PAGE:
David knows that he cannot save himself, he is a man of blood - he has the blood of many people on his hands, both rightly and wrongly; rightly like the Philistine giant Goliath and wrongly like his faithful solider Uriah the Hittite, who David had had killed to cover his adultery with Uriah's wife Bathsheba. What's David like? David the Hero? Yes, but also David the selfish, David the abuser of his God given authority, David the Murderer, David the Adulterer, David the thief, David the Liar, David the Greedy, David the poor Fig Tree: David was all these things and yet Saint Peter in the Book of Acts calls Him "a man after [God's own] heart."[5] How can this be? Peter calls David this because in the midst of David's trouble and sin, David wants to do better, he is repentant. David sees the contrast between the evil of man and the goodness of God, he's tormented by how evil men can be and at the same time he hopes in the perfect goodness of the LORD. David even in the midst of his sin desires after this goodness of God, and when - in his life - he is blind to it and is reminded of God's goodness in light of his own sin David quickly repents and turns back to the LORD.[6] David writes of God, "In Your light do we see light," David knows that the LORD "will bring to light the things now hidden in darkness and will disclose the purposes of the heart."[7]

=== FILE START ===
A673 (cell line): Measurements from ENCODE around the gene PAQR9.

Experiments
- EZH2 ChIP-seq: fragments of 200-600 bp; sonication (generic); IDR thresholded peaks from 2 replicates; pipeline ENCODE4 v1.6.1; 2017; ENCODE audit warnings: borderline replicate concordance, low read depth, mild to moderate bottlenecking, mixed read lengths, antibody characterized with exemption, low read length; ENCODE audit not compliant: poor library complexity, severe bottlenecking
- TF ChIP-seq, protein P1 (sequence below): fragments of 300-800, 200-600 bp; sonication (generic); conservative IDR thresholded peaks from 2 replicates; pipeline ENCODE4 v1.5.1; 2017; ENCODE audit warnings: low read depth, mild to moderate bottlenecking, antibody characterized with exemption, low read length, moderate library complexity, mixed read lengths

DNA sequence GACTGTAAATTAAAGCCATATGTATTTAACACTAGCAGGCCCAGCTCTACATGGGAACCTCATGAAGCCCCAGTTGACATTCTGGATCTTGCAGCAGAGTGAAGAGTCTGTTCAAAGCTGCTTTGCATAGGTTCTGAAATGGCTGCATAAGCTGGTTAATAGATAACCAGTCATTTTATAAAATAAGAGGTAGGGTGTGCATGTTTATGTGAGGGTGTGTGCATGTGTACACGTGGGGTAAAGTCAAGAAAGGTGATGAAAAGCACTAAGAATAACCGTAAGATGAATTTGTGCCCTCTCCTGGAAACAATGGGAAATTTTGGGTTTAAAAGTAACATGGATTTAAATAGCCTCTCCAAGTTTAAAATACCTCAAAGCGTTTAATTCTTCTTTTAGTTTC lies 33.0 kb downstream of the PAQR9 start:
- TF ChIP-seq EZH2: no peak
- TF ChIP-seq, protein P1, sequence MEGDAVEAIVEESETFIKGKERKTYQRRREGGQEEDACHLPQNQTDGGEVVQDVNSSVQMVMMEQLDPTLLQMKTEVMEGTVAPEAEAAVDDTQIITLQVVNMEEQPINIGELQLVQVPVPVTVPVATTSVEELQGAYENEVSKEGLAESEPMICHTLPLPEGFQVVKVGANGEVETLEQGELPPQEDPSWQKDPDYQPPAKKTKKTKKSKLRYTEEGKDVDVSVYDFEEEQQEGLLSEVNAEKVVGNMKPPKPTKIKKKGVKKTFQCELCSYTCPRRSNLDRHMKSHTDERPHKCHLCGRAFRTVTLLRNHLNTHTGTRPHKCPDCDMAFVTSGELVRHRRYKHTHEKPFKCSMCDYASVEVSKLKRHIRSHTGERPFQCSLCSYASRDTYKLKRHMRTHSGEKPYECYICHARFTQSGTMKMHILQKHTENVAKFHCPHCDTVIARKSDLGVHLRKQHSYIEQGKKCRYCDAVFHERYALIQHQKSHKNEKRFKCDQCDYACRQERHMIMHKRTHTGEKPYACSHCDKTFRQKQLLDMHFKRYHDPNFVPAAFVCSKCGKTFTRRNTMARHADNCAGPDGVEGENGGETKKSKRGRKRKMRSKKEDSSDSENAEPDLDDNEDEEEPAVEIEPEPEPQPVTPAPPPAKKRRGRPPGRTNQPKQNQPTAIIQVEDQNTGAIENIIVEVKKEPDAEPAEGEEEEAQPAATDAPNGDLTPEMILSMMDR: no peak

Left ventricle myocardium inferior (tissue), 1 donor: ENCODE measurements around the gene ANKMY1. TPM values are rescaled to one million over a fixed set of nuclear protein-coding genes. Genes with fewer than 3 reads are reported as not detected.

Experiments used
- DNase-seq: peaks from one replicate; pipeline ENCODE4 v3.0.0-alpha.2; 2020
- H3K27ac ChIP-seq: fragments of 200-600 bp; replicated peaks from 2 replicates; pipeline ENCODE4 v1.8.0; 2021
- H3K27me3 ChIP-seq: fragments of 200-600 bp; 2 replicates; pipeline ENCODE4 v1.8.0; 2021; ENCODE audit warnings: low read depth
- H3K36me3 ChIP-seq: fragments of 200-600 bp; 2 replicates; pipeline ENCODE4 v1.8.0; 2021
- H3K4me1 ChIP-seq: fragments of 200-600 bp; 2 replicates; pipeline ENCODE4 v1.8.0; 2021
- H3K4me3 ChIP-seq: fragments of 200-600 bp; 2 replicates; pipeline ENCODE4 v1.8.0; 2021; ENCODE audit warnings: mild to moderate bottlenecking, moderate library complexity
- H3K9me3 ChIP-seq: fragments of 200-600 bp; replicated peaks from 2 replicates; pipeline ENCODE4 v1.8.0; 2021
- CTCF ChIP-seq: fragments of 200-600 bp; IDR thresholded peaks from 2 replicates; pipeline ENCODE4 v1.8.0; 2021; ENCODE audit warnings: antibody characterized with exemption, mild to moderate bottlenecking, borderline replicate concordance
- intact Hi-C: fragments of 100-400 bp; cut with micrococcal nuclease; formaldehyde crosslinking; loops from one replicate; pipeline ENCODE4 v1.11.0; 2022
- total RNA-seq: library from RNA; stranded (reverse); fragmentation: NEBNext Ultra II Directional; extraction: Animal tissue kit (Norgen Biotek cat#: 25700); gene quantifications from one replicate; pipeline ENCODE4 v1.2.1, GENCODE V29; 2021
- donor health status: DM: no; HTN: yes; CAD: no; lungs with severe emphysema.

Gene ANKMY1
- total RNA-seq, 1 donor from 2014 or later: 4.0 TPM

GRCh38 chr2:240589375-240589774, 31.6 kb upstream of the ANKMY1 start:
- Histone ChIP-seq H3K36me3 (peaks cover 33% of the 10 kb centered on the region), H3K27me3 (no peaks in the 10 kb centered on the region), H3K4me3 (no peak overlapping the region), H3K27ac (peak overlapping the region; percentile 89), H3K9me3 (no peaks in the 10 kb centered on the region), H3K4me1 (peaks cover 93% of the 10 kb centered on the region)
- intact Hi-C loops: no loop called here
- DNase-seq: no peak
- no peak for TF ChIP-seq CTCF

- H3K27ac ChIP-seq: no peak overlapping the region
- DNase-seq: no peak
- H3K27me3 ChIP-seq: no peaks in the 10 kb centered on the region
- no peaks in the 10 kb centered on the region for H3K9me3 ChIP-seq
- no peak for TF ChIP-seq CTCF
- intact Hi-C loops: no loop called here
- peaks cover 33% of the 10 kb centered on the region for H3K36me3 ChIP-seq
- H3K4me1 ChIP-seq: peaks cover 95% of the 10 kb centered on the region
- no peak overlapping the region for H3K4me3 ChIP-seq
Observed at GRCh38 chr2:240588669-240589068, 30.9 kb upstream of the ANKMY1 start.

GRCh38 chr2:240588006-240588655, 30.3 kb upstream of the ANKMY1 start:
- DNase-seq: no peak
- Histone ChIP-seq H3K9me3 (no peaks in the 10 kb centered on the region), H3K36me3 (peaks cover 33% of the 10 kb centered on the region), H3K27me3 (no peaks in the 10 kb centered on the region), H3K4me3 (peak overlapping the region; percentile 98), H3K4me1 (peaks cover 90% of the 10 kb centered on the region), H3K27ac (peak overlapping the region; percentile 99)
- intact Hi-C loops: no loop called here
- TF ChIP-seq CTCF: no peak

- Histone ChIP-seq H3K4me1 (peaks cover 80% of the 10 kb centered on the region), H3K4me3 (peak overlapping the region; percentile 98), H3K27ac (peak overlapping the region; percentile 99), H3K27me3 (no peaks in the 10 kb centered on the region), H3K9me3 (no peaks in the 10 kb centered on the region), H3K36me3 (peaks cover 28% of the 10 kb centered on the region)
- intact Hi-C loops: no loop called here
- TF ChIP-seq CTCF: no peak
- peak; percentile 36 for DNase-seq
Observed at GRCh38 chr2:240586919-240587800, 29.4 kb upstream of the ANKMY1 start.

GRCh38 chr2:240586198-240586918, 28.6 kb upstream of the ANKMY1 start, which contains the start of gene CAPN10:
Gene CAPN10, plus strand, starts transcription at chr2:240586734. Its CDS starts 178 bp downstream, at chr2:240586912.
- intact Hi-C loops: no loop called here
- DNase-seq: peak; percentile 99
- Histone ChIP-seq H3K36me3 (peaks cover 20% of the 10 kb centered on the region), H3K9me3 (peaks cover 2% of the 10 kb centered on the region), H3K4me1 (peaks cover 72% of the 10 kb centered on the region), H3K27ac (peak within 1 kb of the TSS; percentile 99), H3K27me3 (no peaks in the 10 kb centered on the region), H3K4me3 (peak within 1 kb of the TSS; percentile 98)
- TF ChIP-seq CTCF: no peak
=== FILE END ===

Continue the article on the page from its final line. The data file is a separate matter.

David, who wrote many of the Psalms found in the Bible, knows he cannot save himself; the World tells us that we can save ourselves, that we can pull ourselves up by our bootstraps, that we must improve ourselves. Is the World right or is David right? Can you save yourself? Can I save myself? How can you be saved, how can I be saved? Psalm 36 says that it is the LORD who saves both "man and beast?" How and when will He do this?